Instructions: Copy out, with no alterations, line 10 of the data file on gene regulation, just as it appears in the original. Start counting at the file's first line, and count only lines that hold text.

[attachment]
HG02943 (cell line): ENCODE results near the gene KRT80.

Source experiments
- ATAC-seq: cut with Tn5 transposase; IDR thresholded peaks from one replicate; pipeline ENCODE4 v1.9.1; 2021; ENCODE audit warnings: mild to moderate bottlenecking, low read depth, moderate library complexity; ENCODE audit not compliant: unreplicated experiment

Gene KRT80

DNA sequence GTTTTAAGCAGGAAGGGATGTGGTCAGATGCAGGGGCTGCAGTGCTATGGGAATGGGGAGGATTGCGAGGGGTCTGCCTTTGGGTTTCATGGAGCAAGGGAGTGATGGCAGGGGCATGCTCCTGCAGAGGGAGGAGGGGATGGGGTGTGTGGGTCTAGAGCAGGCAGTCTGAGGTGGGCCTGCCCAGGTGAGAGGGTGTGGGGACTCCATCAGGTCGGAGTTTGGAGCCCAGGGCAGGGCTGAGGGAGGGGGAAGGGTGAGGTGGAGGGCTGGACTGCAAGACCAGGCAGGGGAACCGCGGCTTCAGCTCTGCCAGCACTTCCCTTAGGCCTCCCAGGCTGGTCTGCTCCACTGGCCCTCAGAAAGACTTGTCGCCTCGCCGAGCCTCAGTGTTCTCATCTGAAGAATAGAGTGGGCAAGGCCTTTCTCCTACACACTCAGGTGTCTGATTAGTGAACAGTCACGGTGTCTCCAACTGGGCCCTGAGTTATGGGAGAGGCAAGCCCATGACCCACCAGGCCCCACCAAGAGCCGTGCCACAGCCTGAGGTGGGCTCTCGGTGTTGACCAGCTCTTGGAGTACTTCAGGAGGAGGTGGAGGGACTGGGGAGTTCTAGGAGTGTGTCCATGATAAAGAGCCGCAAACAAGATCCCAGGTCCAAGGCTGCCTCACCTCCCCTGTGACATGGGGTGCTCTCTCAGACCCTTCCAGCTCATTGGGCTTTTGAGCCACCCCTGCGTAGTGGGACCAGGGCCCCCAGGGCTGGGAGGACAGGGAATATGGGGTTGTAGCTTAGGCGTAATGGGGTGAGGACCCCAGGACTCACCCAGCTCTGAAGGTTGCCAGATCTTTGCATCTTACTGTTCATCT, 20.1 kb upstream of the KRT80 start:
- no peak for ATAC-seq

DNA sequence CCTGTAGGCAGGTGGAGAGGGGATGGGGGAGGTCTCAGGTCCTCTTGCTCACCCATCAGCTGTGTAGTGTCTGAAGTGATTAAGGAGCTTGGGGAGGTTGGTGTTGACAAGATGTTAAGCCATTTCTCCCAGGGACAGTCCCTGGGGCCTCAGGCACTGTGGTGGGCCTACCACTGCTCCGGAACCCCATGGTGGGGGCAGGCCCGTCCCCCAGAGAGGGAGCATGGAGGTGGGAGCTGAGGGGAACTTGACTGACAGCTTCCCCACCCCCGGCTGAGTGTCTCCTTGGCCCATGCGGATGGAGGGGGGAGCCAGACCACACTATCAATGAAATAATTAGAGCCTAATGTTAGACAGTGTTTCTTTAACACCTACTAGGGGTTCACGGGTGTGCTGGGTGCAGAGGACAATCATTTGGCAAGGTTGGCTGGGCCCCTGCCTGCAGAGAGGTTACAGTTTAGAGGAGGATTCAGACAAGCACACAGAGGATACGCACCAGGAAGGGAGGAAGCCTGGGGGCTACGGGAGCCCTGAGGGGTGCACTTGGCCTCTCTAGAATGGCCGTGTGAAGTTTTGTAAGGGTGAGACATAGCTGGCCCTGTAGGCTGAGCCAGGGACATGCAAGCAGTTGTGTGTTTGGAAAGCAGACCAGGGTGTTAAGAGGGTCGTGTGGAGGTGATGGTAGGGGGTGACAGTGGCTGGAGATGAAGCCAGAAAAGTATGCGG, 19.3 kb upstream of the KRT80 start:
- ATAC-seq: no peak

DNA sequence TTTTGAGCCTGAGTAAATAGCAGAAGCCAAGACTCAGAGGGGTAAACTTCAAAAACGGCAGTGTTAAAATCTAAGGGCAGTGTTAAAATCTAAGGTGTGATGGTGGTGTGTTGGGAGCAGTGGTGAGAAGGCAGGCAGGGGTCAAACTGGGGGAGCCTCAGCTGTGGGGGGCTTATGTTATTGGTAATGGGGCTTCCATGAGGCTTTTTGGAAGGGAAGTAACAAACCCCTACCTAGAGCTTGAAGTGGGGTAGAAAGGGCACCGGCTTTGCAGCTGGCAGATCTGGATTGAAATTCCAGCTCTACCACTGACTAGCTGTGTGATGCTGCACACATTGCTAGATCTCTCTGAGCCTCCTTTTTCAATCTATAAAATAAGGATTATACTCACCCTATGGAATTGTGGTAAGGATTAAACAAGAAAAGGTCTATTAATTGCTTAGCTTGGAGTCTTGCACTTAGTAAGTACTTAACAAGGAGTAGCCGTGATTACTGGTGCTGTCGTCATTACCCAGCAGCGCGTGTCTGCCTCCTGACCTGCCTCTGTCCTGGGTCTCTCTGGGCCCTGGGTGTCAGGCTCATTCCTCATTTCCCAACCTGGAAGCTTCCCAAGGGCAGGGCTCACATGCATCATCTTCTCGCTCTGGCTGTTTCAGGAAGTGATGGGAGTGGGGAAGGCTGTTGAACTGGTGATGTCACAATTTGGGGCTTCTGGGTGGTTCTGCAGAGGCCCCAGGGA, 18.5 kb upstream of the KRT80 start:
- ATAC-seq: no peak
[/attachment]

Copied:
- ATAC-seq: no peak